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Home Bivariate Data Correlation Spearman's Rank Correlation  
See also: correlation coefficient  
Spearman's Rank Correlation
Calculating the correlation coefficient requires the two samples to be linearly related and the scale of measurement has to be at the interval level. In the case of nonlinear relations, Pearson's correlation coefficient will lead to wrong results. A remedy to this situation may be the use of Spearman's rank correlation r_{s} (), which can be applied to ordinal data as well. The relation may be even nonlinear as long as it is monotonic. Basically, r_{s} differs from Pearson's correlation only in that the values are converted to ranks before computing the coefficient (the numerical equivalence is only true for untied data, in the case of tied data Pearson's and Spearman's coefficient will be slightly different).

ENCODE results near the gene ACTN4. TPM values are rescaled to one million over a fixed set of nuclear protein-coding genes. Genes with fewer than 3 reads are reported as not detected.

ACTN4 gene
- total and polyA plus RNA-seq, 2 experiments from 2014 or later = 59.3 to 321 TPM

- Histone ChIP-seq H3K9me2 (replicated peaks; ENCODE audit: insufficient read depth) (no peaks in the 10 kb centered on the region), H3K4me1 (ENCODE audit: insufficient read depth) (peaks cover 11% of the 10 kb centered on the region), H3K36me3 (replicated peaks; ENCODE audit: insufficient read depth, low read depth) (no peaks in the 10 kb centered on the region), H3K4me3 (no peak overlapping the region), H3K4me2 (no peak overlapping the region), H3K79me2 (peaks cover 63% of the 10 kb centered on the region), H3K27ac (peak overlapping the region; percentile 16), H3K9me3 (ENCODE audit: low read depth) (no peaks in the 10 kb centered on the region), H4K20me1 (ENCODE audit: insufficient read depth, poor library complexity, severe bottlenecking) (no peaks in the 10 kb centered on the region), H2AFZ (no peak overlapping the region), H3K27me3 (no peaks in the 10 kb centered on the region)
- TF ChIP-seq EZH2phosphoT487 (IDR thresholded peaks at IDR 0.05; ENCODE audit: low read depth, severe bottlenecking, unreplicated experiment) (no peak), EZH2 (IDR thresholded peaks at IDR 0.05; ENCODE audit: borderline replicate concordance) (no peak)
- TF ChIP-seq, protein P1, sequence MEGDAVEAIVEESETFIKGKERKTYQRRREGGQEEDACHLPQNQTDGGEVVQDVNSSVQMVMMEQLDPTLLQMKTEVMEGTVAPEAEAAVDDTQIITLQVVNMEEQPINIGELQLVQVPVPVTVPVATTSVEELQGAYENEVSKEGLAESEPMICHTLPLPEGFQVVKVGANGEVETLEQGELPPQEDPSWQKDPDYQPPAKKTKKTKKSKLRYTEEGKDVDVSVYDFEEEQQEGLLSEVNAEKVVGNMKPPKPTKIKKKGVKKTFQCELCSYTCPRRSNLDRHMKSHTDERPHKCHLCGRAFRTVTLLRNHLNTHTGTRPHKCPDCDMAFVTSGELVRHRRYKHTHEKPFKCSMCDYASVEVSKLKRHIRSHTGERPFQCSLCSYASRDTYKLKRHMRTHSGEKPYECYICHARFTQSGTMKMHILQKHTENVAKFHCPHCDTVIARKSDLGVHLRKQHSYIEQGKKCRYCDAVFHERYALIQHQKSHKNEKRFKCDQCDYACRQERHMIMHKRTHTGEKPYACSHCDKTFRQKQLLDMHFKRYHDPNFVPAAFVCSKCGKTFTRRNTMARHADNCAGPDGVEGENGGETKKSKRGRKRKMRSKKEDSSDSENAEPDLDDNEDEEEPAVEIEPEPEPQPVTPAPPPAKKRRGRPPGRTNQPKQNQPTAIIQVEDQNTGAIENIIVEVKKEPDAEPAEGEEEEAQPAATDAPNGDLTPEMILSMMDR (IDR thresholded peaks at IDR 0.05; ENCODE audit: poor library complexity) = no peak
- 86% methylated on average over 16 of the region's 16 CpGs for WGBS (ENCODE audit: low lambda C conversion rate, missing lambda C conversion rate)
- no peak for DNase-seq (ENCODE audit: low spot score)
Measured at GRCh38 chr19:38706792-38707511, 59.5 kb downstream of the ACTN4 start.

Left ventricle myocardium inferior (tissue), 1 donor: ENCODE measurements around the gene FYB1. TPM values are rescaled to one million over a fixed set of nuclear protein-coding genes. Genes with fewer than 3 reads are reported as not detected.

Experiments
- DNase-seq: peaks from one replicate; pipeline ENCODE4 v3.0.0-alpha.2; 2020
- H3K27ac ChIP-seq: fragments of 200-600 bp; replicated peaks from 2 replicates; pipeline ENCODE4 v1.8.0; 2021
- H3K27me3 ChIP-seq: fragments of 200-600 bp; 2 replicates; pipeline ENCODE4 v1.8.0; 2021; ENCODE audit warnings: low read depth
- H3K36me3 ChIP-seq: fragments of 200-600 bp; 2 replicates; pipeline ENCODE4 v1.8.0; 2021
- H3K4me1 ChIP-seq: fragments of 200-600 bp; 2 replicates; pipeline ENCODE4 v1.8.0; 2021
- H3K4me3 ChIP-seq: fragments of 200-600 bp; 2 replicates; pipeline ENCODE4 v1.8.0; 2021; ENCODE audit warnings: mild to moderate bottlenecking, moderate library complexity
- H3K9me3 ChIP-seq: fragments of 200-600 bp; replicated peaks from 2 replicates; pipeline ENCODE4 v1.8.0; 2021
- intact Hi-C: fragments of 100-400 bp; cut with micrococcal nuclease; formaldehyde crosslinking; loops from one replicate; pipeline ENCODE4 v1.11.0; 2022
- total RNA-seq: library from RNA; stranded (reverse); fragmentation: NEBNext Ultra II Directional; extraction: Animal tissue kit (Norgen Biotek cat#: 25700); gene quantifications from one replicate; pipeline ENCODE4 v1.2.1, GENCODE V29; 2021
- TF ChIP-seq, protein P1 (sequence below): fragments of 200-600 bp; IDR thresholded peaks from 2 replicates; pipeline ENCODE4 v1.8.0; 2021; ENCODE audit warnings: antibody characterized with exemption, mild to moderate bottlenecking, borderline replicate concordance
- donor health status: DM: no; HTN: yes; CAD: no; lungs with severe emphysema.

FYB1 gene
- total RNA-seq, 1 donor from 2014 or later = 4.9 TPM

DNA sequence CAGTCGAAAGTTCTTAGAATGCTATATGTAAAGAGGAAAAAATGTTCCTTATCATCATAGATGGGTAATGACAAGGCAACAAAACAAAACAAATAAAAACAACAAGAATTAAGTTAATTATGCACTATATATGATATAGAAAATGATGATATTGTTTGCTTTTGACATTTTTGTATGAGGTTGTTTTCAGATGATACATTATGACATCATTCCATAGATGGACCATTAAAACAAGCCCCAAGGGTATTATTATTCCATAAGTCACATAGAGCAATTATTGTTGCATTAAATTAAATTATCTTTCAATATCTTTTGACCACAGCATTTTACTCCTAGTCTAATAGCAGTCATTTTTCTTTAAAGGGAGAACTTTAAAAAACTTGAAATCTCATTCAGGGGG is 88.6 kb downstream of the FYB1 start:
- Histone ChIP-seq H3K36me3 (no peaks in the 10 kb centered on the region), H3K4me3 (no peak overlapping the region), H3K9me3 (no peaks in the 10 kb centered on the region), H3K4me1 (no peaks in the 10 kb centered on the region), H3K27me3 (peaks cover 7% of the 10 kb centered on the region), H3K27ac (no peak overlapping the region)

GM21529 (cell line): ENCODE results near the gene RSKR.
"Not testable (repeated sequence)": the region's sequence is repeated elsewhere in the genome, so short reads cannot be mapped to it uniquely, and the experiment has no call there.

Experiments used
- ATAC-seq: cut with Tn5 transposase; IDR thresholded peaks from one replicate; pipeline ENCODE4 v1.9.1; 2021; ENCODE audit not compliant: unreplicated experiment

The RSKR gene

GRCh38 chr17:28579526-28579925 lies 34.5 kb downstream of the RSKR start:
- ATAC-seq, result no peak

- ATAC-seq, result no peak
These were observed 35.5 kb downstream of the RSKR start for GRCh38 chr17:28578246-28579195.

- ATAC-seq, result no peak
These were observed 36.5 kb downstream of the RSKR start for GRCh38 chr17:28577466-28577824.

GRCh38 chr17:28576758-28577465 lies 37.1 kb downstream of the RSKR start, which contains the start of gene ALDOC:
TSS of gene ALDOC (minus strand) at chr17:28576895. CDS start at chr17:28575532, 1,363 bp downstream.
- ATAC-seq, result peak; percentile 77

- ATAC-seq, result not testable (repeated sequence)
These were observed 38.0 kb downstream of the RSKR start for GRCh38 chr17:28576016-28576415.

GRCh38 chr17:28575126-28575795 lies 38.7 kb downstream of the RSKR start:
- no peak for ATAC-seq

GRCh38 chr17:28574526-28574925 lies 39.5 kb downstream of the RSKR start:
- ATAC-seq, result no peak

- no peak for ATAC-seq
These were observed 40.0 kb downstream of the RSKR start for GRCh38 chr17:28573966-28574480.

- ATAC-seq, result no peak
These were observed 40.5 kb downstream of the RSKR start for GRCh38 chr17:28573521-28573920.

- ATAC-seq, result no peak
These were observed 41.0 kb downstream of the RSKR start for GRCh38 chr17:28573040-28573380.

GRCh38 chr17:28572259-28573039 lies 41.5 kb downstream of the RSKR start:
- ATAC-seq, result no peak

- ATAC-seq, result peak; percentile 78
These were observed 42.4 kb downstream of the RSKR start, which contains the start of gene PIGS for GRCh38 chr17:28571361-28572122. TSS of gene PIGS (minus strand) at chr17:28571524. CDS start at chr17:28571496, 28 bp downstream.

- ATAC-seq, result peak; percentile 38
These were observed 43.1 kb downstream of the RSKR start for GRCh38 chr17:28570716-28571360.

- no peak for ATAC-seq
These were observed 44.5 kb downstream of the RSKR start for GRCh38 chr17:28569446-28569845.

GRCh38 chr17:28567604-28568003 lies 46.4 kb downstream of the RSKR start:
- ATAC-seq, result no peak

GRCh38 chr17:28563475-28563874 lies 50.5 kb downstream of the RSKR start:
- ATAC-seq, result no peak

with D_{i} being the differences of the rank numbers. The equation is valid when n is greater than 4. In the case of tied observations one has to take the arithmetic average of the rank numbers associated with the ties.


Home Bivariate Data Correlation Spearman's Rank Correlation 
Last Update: 20121008